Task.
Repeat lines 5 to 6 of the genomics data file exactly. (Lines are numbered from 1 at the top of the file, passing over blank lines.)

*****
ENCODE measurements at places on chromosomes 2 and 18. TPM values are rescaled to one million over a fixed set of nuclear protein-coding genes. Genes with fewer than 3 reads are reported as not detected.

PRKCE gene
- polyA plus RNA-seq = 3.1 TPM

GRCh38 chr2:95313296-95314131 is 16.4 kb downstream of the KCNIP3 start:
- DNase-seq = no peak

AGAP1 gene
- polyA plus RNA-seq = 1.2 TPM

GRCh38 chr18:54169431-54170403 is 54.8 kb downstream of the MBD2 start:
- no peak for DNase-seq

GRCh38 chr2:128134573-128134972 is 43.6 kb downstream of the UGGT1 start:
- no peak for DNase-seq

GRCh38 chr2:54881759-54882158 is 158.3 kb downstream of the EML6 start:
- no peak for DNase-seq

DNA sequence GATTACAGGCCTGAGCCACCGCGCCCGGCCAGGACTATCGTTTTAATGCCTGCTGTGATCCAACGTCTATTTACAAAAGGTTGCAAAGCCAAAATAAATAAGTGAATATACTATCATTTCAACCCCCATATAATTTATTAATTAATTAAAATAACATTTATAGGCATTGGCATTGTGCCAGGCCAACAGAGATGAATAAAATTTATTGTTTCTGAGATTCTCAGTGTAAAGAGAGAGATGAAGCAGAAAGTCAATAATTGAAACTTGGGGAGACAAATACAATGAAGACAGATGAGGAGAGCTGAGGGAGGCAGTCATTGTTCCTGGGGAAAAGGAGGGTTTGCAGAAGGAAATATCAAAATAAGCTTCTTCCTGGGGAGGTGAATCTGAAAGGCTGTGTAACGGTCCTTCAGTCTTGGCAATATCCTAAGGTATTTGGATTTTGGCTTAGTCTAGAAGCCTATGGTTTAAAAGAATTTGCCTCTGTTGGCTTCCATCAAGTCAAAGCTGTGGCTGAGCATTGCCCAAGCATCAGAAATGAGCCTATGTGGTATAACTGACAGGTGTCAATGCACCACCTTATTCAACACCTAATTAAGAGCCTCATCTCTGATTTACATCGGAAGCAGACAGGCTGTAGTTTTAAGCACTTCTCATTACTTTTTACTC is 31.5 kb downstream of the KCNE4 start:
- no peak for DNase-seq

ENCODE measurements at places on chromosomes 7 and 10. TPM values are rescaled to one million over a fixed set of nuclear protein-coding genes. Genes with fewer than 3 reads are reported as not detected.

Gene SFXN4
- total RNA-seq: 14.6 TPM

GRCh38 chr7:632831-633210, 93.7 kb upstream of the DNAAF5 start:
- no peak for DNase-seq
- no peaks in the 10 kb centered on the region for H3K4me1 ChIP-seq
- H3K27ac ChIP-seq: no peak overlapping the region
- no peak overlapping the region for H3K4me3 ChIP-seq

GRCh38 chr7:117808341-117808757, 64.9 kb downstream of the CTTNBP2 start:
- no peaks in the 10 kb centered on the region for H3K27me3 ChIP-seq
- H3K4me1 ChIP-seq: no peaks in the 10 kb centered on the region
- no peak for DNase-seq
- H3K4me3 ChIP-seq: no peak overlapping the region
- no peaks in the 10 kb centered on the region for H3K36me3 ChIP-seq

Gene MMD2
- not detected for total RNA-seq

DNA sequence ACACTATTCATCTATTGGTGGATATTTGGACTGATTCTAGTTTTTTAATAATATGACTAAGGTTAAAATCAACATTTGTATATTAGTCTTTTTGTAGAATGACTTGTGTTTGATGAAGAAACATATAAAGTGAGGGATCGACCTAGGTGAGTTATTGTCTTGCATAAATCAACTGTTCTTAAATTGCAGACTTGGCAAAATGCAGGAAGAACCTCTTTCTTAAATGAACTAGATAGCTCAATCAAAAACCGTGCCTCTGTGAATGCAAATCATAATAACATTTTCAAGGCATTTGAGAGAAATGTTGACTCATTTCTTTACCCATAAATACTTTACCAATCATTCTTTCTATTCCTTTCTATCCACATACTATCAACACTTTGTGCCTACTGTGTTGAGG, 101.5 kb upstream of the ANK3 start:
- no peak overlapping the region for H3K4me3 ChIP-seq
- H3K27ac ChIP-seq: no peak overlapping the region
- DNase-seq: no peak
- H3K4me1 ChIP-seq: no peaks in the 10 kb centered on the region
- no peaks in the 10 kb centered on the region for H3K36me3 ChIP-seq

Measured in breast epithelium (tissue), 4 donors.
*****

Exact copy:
- DNase-seq = no peak

AGAP1 gene